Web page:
Judges who live in glass houses shouldn’t mouth off, as the latest of Scottoline’s Philadelphia legal eagles learns when her public and private lives collide with a bang.
The Honorable Cate Fante is the golden girl of the Eastern District bench, appointed at 39 to one of the most prestigious positions in the American bar. But not even her sharp mind can figure out a way to keep powerful TV producer Art Simone from evading Philadelphia lawyer Richard Marz’s clearly meritorious claim that his one-time buddy stole the idea and the leading characters for the wildly successful series Attorneys at Law from Marz. Cate reluctantly decides the case in favor of Simone. But the stern lecture she delivers to the defendant from the bench, which inspires Marz to hurl abuse at him in open court, is a distinct faux pas, as Chief Judge Sherman informs her privately. Actually, it’s a hundred times worse. Within two days Simone and Marz are both dead, the first a murder, the second an apparent suicide. As if the resulting notoriety weren’t punishment enough, Marz’s friend and partner, Detective Frank Russo, threatens to go public with details of Cate’s compulsive sexual interludes with lowlife pickups, the latest of whom is also dead. Even worse, Simone’s death evidently won’t prevent his production company from launching Judges at Court, a new series based on Cate’s life, featuring thinly fictionalized versions of not only the besmirched judge but her publicity-shy best friend Gina Katsakis and her autistic son Warren. Can she sue the company to prevent her private life from turning into prime-time drama? Probably not—but if she doesn’t, her days as a judge will be numbered.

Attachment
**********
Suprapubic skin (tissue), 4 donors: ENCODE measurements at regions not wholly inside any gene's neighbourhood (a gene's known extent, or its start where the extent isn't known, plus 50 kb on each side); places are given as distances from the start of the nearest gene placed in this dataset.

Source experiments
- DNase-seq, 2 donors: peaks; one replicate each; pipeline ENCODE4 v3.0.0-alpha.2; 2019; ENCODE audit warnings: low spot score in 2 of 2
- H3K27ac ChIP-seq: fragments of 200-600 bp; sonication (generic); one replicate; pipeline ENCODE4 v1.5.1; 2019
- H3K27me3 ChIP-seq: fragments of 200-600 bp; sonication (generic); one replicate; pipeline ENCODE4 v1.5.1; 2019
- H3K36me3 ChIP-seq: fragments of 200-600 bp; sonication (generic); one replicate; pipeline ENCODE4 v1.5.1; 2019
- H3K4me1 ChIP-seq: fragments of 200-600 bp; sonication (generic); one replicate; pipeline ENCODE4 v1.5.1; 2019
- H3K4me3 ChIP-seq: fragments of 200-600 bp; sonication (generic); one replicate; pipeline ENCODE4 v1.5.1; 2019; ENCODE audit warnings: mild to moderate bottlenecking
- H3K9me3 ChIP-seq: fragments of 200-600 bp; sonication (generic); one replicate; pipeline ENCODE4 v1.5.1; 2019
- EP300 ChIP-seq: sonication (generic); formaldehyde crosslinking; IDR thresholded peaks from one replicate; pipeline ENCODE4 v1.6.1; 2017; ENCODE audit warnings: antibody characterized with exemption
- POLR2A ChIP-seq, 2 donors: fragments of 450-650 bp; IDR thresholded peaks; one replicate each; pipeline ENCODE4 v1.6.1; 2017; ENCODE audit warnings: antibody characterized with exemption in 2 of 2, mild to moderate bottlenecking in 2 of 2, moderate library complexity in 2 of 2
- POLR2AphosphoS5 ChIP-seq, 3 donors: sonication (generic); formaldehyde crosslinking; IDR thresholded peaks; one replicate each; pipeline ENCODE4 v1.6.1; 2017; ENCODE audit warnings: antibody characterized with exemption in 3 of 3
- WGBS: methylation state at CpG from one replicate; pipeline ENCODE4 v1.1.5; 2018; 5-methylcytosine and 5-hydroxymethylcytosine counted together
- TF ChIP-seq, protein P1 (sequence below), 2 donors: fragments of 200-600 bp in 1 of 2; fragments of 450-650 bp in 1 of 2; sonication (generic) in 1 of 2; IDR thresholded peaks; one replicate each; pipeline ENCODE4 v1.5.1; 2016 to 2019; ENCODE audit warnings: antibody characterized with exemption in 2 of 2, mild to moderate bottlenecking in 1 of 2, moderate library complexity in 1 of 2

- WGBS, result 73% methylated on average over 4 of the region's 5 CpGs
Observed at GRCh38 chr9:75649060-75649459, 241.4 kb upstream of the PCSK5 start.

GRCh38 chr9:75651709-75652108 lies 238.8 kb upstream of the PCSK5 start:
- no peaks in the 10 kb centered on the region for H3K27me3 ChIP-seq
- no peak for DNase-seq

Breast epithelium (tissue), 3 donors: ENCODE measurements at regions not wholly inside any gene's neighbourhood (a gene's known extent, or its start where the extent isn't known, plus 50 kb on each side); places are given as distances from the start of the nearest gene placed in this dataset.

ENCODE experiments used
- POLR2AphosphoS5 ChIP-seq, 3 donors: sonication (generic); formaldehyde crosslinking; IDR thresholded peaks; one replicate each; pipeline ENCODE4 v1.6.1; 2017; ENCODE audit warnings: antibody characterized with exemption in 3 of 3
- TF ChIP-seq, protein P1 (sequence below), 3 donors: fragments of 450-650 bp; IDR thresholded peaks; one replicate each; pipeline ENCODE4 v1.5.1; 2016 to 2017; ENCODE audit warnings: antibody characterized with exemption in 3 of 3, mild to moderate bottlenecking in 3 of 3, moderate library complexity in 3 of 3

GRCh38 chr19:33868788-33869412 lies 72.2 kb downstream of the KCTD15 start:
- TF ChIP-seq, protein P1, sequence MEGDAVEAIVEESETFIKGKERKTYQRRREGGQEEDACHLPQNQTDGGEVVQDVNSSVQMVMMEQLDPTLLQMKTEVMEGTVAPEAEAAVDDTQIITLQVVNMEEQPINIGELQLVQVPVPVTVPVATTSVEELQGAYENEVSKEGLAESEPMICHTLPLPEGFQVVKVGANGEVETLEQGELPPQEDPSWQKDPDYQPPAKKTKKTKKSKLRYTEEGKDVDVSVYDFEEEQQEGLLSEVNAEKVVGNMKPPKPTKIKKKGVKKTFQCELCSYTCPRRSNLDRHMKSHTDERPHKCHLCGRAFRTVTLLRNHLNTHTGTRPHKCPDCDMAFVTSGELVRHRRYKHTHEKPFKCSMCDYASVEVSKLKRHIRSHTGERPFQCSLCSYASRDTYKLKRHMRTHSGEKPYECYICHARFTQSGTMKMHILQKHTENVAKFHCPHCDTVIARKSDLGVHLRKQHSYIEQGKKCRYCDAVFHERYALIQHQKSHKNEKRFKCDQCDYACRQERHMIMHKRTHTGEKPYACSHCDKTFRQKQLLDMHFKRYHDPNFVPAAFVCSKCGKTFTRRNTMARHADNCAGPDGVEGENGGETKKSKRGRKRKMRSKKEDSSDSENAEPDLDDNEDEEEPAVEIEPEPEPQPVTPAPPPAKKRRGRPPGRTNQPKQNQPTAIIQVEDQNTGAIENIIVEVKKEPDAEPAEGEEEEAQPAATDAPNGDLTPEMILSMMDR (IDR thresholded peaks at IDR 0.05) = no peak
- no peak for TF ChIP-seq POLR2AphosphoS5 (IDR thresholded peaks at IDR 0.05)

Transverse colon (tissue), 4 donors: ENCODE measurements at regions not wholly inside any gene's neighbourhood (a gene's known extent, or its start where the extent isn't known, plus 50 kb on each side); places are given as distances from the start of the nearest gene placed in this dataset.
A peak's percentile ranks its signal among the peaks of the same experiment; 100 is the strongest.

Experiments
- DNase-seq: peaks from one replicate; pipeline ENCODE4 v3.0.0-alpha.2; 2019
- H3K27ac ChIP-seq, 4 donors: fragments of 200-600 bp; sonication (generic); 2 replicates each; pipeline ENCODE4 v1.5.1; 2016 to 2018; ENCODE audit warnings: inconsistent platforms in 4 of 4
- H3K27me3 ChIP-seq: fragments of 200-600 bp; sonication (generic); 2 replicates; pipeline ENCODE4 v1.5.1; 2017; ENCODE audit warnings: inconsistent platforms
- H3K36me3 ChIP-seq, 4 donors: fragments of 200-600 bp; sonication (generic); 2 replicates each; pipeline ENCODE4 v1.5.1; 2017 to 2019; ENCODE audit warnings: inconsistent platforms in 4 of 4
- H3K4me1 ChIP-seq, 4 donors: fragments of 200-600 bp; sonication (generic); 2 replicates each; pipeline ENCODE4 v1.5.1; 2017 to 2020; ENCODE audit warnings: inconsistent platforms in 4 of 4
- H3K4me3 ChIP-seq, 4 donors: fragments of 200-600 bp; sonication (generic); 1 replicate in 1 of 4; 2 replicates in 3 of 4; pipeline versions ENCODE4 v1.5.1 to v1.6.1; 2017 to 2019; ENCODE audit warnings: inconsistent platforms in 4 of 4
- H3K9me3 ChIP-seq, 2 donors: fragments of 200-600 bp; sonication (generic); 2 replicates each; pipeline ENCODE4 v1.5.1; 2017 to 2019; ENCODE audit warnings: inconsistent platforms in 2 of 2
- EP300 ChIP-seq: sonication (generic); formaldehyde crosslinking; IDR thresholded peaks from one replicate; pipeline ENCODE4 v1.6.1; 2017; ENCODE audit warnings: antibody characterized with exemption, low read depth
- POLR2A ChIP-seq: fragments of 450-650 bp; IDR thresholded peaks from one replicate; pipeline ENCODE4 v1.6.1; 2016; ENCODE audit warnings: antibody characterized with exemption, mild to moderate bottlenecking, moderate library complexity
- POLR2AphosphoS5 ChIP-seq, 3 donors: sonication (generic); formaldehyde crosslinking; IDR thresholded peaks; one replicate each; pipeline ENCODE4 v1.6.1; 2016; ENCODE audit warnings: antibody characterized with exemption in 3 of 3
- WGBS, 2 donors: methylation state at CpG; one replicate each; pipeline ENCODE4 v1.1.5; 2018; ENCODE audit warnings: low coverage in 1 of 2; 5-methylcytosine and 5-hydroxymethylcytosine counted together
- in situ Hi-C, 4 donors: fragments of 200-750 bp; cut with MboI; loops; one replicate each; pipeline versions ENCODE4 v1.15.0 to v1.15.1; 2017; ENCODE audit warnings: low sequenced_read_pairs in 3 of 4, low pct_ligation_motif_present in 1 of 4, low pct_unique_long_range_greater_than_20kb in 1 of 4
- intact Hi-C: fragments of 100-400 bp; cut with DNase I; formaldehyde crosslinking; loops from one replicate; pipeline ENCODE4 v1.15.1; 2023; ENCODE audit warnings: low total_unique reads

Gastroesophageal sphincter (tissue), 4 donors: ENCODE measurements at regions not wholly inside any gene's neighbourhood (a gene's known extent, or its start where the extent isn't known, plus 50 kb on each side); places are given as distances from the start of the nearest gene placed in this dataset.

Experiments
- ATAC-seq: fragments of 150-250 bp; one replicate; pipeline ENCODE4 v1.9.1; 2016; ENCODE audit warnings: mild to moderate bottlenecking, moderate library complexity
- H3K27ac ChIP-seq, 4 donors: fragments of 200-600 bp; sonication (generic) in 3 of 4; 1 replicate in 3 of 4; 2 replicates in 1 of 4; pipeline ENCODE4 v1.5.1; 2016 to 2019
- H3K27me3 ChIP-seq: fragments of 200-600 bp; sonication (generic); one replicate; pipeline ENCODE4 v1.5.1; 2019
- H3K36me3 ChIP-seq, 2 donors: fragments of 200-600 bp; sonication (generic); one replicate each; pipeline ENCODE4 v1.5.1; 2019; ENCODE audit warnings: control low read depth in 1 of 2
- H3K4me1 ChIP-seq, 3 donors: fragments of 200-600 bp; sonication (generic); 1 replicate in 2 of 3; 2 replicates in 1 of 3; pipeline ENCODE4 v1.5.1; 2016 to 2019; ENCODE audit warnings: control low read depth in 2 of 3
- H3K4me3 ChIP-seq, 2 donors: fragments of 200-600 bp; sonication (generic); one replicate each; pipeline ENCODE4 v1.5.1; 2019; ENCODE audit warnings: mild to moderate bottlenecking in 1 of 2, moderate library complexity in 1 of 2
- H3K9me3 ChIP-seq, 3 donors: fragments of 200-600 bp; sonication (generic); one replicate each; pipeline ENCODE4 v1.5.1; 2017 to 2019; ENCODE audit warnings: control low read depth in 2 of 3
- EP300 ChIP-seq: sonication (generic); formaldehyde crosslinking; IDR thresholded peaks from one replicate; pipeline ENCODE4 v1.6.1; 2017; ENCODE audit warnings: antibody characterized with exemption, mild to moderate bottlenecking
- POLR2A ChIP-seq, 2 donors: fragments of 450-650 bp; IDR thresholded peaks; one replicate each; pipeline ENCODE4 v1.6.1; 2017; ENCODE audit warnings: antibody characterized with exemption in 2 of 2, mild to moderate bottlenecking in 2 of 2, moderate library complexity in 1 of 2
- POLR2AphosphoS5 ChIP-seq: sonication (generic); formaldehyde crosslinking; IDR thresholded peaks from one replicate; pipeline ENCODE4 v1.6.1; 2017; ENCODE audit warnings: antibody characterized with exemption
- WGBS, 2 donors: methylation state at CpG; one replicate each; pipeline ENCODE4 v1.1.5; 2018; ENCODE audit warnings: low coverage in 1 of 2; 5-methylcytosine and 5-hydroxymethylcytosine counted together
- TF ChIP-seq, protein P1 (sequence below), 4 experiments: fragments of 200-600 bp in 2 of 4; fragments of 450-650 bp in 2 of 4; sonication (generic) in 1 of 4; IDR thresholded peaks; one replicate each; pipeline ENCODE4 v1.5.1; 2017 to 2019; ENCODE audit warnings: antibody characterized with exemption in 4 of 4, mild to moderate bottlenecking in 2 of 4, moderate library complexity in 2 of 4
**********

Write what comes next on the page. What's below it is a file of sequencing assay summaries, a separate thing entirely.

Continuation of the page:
If only the fireworks which Scottoline (Devil’s Corner, 2005, etc.) uses to extricate her feisty heroine from her problems were as compelling or believable as the sure-footed mastery with which she plunges her into hot water.